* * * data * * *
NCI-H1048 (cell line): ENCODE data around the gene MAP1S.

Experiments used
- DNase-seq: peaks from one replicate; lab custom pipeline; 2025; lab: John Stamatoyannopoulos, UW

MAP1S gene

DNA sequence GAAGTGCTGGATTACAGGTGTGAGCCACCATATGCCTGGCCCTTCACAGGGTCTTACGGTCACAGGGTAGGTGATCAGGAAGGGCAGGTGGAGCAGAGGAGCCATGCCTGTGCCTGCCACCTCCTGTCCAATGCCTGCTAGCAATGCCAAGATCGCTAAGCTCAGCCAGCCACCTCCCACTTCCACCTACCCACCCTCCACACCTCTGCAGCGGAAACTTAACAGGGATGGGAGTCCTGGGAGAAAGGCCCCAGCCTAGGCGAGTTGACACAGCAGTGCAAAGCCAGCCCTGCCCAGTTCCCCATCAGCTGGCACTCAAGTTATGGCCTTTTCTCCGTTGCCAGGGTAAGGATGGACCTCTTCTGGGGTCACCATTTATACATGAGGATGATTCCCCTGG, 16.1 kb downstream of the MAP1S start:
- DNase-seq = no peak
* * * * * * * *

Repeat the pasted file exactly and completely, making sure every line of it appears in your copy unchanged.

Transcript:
NCI-H1048 (cell line): ENCODE data around the gene MAP1S.

Experiments used
- DNase-seq: peaks from one replicate; lab custom pipeline; 2025; lab: John Stamatoyannopoulos, UW

MAP1S gene

DNA sequence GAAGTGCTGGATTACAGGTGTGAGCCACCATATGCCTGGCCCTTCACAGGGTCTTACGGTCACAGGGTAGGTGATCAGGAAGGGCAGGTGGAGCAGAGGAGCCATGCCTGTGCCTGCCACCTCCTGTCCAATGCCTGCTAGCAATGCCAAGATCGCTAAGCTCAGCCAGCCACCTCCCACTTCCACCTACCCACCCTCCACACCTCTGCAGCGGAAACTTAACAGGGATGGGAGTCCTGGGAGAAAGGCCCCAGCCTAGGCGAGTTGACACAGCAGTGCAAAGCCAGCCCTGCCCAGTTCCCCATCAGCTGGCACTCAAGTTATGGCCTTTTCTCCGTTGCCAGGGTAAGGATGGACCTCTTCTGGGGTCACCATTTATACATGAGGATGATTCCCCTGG, 16.1 kb downstream of the MAP1S start:
- DNase-seq = no peak